Colin Wilson: still far more productive in playoffs (Video)

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When you put together a list of “clutch” players, do you put Colin Wilson on it?

Before you laugh that question off – which, really, that’s kind of mean – consider how productive the under-the-radar Nashville Predators forward is during the postseason.

In 33 career playoff games, Wilson had 11 goals and nine assists for 20 points. He’s now at 12 goals and 21 points in 34 games after the first period of Game 1, and there is time to add to those totals.

That’s already pretty solid, but consider his regular season: 12 goals and 35 points in 70 games. He’s only scored 20 goals once in his career.

Yet … for whatever reason, when the games get bigger, the 27-year-old has developed a knack for scoring at a much higher clip. In the case of Game 1 against the Blues – his first game of this postseason thanks to injuries – he deflected P.K. Subban‘s booming shot for the 1-0 goal. Watch it above.

And wonder: is it hasty to consider him clutch?

Video: Erik Karlsson gets Jeremy Roenick’s seal of approval

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Jeremy Roenick is so impressed by Erik Karlsson, he almost likes him as much as Ottawa Senators GM Pierre Dorion does.

As a reminder, Dorion … didn’t exactly go the humble route in his praise of the all-world defenseman. When speaking of Karlsson’s play through ridiculous injuries, he provided quite the quote, as the Ottawa Citizen reports.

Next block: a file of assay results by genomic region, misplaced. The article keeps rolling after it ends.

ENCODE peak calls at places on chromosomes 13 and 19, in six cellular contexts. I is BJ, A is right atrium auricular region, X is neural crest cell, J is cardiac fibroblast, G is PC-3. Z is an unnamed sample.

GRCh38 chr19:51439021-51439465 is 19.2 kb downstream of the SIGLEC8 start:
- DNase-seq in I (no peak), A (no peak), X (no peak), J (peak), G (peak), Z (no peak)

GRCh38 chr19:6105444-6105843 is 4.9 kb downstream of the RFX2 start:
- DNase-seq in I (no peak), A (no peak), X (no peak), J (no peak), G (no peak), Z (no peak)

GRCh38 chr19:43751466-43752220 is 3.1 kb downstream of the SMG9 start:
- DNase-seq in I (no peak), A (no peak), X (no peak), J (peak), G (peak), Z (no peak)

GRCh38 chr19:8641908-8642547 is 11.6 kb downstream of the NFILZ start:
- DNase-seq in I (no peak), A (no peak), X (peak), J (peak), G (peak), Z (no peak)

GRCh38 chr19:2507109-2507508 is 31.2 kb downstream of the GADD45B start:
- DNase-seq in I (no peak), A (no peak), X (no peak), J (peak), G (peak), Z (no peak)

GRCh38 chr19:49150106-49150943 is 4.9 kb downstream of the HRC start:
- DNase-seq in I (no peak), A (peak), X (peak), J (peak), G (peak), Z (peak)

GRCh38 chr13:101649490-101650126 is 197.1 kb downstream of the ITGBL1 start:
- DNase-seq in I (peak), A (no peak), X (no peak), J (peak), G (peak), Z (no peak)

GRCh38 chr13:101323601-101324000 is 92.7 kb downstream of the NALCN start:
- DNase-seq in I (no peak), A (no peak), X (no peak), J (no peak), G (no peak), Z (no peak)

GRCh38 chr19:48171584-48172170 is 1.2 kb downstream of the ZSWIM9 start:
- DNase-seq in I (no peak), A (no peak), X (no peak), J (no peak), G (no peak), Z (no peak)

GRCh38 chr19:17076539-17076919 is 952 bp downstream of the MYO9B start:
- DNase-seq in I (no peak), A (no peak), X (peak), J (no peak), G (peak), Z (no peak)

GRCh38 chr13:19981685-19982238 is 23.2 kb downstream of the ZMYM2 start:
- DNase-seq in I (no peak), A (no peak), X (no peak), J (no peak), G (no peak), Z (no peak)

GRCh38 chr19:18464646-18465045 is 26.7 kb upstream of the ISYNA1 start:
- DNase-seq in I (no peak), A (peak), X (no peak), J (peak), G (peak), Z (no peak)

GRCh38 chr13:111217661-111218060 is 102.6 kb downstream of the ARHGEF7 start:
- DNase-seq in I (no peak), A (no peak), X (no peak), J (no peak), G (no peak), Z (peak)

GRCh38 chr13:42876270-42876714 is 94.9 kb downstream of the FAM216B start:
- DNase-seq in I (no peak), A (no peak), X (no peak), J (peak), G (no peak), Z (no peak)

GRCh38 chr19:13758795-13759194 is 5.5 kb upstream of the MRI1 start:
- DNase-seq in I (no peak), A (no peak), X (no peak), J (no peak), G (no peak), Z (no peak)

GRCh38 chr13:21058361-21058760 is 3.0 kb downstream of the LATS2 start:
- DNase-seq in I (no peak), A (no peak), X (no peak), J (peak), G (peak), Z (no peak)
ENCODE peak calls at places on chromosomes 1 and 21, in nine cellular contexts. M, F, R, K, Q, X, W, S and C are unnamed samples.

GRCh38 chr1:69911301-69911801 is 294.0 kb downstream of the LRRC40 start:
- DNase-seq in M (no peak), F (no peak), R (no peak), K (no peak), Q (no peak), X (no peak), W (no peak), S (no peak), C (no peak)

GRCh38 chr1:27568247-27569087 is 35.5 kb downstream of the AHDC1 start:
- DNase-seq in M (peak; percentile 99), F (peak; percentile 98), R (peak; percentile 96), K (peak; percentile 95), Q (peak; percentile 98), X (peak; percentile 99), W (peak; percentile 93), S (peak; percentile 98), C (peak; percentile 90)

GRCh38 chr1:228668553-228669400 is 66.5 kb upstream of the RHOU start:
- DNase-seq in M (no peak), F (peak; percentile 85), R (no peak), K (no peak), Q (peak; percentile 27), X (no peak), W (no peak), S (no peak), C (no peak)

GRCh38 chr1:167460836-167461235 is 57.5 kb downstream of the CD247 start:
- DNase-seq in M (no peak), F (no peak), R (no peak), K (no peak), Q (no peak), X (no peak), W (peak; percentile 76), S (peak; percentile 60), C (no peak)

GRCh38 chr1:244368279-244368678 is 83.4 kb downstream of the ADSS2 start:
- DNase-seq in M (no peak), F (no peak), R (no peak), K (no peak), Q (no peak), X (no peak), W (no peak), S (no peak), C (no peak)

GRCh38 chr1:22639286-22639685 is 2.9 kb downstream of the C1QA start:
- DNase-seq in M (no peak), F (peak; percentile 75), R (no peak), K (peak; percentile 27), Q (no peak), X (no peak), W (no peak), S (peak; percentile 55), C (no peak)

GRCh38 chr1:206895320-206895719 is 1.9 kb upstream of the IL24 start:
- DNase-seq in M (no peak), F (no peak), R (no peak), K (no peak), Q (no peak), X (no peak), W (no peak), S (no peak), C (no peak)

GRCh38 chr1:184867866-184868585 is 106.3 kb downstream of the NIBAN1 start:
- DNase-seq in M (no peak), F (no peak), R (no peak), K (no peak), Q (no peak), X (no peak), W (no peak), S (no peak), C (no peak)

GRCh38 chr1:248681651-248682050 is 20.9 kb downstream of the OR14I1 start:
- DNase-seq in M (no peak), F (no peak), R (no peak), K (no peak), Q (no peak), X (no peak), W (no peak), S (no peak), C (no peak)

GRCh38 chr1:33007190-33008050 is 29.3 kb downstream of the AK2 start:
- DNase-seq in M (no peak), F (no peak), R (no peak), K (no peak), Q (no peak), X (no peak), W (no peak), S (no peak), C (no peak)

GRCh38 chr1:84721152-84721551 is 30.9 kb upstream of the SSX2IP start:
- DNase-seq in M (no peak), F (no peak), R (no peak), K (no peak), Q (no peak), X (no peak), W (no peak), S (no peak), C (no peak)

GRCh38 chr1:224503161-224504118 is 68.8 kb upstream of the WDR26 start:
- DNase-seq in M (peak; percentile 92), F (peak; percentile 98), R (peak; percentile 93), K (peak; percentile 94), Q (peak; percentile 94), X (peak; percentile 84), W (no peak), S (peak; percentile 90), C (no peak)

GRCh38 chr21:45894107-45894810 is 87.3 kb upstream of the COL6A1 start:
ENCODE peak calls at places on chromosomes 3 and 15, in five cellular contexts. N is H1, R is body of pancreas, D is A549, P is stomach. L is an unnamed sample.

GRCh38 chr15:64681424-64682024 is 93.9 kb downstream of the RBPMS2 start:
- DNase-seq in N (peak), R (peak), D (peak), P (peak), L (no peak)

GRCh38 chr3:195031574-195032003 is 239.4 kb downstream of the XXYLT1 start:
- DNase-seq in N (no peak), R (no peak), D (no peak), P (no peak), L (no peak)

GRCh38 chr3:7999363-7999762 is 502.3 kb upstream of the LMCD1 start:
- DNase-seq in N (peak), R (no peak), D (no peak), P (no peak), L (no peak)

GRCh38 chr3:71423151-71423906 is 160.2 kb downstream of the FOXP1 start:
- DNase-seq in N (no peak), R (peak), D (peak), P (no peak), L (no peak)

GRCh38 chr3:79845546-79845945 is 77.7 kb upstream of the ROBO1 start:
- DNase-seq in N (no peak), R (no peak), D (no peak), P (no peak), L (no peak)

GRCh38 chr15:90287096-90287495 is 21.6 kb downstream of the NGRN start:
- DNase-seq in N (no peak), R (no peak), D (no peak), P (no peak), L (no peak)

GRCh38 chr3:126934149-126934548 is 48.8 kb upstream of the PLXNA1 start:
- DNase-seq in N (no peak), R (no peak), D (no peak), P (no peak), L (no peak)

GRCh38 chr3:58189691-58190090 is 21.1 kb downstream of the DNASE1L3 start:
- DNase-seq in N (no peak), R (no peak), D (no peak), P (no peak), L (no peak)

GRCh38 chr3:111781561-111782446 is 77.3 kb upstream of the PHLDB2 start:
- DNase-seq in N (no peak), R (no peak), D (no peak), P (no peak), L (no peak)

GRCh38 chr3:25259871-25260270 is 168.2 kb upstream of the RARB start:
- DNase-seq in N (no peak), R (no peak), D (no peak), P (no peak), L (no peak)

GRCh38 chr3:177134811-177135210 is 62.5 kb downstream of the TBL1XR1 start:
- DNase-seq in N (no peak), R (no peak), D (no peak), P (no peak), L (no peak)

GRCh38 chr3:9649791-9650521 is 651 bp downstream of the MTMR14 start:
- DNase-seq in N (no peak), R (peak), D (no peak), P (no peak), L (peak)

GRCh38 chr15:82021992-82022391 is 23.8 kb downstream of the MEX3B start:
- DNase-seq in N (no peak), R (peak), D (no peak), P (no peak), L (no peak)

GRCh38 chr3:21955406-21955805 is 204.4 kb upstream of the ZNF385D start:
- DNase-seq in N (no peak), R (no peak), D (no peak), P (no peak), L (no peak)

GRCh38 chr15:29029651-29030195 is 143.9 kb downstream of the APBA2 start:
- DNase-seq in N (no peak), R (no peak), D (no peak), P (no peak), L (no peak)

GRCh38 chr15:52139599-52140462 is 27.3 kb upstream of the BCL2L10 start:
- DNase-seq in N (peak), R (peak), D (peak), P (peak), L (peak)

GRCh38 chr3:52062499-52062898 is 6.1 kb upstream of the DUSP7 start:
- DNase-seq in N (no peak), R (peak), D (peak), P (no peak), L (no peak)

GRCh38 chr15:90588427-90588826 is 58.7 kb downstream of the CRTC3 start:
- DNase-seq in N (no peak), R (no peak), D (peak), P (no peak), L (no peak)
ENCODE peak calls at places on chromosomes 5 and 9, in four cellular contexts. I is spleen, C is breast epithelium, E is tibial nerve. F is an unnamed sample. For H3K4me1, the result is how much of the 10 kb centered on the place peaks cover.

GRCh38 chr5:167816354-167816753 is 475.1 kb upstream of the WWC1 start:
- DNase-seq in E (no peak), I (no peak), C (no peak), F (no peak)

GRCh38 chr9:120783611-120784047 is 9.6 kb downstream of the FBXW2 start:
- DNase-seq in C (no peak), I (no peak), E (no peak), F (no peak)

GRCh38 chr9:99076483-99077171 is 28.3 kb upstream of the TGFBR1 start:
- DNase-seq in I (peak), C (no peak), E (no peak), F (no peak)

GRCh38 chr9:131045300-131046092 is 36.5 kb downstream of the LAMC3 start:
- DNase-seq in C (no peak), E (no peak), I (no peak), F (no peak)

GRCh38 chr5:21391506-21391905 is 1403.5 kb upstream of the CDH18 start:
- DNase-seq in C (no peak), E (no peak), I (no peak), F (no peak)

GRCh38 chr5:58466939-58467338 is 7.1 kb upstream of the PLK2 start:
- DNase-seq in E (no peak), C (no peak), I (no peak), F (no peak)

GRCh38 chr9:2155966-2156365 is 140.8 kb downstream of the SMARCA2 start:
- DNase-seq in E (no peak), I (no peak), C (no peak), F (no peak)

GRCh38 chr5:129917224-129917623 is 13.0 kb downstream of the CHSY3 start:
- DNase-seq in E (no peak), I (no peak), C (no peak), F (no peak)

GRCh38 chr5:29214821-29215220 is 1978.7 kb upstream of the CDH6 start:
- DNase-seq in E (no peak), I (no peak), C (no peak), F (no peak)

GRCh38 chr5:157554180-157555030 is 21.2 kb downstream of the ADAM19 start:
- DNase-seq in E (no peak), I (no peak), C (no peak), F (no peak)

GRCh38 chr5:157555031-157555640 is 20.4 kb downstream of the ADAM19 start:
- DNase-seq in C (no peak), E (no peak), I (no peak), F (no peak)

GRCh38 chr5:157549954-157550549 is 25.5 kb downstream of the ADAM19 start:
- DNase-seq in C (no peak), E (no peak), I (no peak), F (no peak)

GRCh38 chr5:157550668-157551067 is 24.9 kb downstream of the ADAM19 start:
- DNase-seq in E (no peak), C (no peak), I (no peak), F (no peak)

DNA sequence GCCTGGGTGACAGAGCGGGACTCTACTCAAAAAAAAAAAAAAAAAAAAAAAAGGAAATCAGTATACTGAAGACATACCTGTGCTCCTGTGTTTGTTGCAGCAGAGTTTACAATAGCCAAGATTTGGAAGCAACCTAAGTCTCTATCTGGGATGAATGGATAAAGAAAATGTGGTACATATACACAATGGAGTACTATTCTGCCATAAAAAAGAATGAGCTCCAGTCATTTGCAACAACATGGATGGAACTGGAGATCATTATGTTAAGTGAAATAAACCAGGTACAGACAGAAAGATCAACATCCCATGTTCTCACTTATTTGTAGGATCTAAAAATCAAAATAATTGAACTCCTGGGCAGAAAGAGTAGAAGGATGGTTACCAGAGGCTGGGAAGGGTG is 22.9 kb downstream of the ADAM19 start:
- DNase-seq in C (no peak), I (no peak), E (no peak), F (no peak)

“Was I surprised? A bit,” Dorion said. “What do you say? I’ll probably get in trouble for saying this but, you believe in whatever you believe in, and they always say God rested on the seventh day, I think on the eighth day he created Erik Karlsson.”

Surely Karlsson’s critics will love this.

Anyway, Roenick and Keith Jones had some fun with such comments, as you can see in the video above.

For more genius Swedish fun, enjoy the Henrik Lundqvist video above. That’s a bonus, folks.

Babcock, McLellan and Tortorella are 2017’s Jack Adams finalists

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The NHL Broadcasters’ Association named the three finalists for the 2017 Jack Adams Award on Wednesday: Mike Babcock, John Tortorella and Todd McLellan.

The Jack Adams is given to the head coach who “contributed the most to his team’s success.”

It might tickle some to realize that Babcock and McLellan once coached together on the Detroit Red Wings’ staff. All three coaches share the distinction of bringing teams to the playoffs who failed to make the postseason in (at least) the previous season.

The Maple Leafs missed from 2013-14 to 2015-16. Columbus failed in its previous two seasons. And, of course, the Oilers hadn’t seen the playoffs since falling in Game 7 of the 2006 Stanley Cup Final.

One could make an argument for each coach in a number of ways.

Babcock molded a Maple Leafs team topped by young players, showing a refreshing willingness to take the good with the bad (especially for a guy who’s known for his scowl). McLellan broke that Oilers slump, gradually finding a lineup that could be “more than just Connor McDavid.” The Blue Jackets were expected to be one of the worst teams in the NHL to the point that they’d get Torts fired; instead, they boasted a power play that baffled opponents for much of the season and Tortorella enacted some (gasp) progressive ideas to help Columbus compete.

Now, you could critique all three in different ways – barely making the playoffs, riding hot goaltending, deploying Connor McDavid – but that’s part of the fun, right? There are certainly some cases to be made for snubs (Bruce Boudreau, perhaps even Joel Quenneville?), yet this trio of finalists is strong nonetheless.

The NHL has a more traditional rundown of each coach’s credentials, by the way.